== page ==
By: Skylar Whitman
In early July, a tweet went viral. A woman tweeted a screenshot of a conversation between her and her unexpectedly supportive CEO after she took two days of sick leave for her mental health.
The ensuing media coverage prompted a lot of controversy on social media about whether or not employees should be able to take sick days for their mental health. But my question is this: What about students?
Adults aren’t the only ones struggling with mental illnesses, and as the research below shows, young people may even have more to lose. But allowing students to use “sick days” (or excused absences) for their mental health could go a long way in creating a culture of health in the classroom that can help them stay on track to graduating.
Depression and Anxiety are Major Reasons Students Drop Out
An adult may lose a job for missing too much work, but mental health issues stand to disqualify young people from the workforce altogether.
Just consider this 2011 study from the American College Health Association, which reported that 64 percent of young adults dropped out of college because of a mental health related reason.
Another study from last year found that stress, anxiety, problems sleeping, and depression are having a major impact on students’ academic performance, as Carla Miranda recently wrote in the Huffington Post.
And no, it’s just not within postsecondary education. As the Center for Promise report Don’t Quit On Me discovered in 2015, mental health was one of the top seven reasons young people drop out of high school.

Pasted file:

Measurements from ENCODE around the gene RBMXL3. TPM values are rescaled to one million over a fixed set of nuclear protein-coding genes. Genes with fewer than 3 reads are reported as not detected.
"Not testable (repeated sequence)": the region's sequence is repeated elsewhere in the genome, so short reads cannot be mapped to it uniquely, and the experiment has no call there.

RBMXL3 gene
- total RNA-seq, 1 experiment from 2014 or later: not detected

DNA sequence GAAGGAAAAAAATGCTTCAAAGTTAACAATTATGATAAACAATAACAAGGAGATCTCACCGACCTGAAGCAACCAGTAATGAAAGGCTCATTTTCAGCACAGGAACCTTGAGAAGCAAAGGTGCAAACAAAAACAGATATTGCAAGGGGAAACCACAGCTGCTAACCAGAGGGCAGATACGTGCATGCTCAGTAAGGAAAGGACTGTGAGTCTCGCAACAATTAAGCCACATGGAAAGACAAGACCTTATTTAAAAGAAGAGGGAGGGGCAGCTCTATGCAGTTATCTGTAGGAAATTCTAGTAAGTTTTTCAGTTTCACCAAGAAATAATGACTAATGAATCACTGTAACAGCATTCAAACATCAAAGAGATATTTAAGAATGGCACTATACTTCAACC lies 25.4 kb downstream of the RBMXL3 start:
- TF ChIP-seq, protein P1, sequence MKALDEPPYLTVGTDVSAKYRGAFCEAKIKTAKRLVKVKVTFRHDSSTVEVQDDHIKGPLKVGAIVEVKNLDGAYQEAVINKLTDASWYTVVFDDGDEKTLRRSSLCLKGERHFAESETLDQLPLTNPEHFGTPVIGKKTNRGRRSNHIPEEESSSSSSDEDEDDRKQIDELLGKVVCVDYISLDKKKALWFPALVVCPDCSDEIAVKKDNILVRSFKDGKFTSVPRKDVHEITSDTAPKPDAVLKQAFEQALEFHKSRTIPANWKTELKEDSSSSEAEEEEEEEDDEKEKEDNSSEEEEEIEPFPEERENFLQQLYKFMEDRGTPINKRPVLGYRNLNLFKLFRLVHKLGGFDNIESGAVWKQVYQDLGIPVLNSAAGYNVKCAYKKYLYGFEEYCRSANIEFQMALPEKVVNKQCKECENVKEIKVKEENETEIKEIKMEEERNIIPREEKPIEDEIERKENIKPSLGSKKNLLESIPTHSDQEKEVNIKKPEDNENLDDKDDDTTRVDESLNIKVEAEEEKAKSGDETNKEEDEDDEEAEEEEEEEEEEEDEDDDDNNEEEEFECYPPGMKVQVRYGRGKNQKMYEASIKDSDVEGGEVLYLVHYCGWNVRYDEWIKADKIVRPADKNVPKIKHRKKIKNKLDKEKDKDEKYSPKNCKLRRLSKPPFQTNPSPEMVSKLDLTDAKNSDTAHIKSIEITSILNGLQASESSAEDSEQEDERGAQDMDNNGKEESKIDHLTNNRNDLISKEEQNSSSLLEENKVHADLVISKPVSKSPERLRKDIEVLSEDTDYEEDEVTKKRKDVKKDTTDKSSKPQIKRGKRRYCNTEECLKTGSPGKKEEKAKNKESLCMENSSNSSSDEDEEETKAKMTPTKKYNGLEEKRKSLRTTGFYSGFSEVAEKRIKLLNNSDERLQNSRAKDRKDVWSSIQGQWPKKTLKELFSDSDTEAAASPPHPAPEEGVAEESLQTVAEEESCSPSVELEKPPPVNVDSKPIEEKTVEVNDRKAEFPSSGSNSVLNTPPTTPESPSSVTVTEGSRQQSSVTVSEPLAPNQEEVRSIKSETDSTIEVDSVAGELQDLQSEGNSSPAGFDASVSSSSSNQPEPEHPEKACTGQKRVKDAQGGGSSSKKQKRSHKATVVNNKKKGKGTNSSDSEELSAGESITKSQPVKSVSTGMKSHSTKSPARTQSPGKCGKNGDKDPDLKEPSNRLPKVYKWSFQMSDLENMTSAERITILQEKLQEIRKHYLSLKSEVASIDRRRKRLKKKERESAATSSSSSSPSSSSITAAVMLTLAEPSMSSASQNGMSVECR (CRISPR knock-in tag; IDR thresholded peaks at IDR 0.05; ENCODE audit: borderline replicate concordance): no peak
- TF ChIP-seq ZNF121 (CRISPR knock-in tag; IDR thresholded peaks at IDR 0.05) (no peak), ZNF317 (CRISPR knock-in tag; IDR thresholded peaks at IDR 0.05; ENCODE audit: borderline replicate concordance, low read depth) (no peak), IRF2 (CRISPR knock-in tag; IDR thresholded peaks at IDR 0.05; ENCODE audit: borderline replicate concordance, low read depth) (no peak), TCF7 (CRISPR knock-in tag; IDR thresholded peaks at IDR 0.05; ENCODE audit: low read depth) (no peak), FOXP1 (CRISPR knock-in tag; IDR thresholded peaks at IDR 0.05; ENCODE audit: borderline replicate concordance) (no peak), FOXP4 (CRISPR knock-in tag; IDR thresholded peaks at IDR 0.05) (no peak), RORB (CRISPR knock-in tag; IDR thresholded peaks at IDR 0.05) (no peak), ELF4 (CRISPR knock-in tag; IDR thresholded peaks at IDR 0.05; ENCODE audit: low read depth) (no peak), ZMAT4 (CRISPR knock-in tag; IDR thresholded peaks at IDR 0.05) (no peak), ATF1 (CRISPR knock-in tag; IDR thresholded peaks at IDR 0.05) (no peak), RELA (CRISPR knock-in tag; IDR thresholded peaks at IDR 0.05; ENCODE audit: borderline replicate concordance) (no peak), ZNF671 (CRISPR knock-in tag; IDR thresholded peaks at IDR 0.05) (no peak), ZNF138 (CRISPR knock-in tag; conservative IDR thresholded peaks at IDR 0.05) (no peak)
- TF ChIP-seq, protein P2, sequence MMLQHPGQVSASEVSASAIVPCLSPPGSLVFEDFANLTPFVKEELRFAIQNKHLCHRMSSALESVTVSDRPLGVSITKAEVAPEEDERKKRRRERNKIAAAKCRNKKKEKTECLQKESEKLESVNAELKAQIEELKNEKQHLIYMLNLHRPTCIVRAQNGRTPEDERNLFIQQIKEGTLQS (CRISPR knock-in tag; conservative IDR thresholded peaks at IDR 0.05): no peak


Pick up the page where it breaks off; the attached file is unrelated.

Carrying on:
This information states the obvious: Young people experience mental illness at alarming rates, often resulting in them dropping out of high school or college—and not enough is being done about it.
It’s Not “Just” Anxiety or “Just” Depression
In my own life, I have either skipped class or didn’t pay attention to the extent that I should have because I wasn’t feeling well mentally.
But could I have gone to the health center and gotten a signed note that would have excused me from class? No, because I didn’t have a fever. I wasn’t throwing up. It was “just anxiety” or “just depression.”
I would have received an unexcused absence and at my university, like at most, too many unexcused absences result in a lower grade or failing a class.
Staying in bed to recuperate or taking time away from class to talk with someone about the mental health problems I was facing in high school could have positively impacted not only my desire to attend class the next time, but it would have increased my willingness to work efficiently and attentively when I did do my work.
Students are dropping out of high school and college because schools do not accept mental illness as something debilitating enough to consider “excused,” and if this were to change, the number of students dropping out because of mental health issues might change too.
If schools allowed students to use excused absences for mental health days, I bet fewer students would even end up needing to use them. Just having the option is stress relief in itself.
Skylar Whitman served as the communications intern at America’s Promise Alliance for the summer of 2017. She is a rising senior at the University of Tampa, where she majors in communications with a minor in journalism.